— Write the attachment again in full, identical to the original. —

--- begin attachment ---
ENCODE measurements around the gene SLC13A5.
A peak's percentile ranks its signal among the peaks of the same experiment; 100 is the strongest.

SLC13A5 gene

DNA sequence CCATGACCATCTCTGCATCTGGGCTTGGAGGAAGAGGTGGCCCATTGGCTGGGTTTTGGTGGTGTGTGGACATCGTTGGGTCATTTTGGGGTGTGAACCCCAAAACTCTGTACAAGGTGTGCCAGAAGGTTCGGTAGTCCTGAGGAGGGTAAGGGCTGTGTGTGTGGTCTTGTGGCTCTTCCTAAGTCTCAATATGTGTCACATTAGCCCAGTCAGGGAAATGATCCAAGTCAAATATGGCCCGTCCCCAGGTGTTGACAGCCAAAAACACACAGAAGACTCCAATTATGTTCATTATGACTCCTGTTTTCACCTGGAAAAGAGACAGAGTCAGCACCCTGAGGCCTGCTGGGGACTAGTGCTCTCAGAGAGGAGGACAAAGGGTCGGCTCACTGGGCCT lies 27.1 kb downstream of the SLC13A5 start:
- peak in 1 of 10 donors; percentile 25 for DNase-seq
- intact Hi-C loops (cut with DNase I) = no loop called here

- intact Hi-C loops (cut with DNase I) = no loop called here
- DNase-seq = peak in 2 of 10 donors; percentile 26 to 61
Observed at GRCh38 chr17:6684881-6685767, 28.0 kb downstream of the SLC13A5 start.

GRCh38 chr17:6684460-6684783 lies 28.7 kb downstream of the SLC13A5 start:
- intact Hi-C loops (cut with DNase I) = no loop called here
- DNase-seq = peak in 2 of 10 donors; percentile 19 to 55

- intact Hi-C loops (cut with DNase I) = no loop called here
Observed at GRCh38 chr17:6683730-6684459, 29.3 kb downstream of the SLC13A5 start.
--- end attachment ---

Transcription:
ENCODE measurements around the gene SLC13A5.
A peak's percentile ranks its signal among the peaks of the same experiment; 100 is the strongest.

SLC13A5 gene

DNA sequence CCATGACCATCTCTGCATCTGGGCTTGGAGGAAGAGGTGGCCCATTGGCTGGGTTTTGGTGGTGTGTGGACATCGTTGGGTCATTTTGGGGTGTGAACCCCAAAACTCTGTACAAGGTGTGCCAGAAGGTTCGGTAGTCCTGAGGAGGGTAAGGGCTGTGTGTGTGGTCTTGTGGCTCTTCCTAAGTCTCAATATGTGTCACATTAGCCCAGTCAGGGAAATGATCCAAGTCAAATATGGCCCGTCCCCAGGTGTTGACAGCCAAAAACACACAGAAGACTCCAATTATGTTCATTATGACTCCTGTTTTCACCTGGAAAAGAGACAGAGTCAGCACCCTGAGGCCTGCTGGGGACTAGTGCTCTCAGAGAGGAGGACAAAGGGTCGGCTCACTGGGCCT lies 27.1 kb downstream of the SLC13A5 start:
- peak in 1 of 10 donors; percentile 25 for DNase-seq
- intact Hi-C loops (cut with DNase I) = no loop called here

- intact Hi-C loops (cut with DNase I) = no loop called here
- DNase-seq = peak in 2 of 10 donors; percentile 26 to 61
Observed at GRCh38 chr17:6684881-6685767, 28.0 kb downstream of the SLC13A5 start.

GRCh38 chr17:6684460-6684783 lies 28.7 kb downstream of the SLC13A5 start:
- intact Hi-C loops (cut with DNase I) = no loop called here
- DNase-seq = peak in 2 of 10 donors; percentile 19 to 55

- intact Hi-C loops (cut with DNase I) = no loop called here
Observed at GRCh38 chr17:6683730-6684459, 29.3 kb downstream of the SLC13A5 start.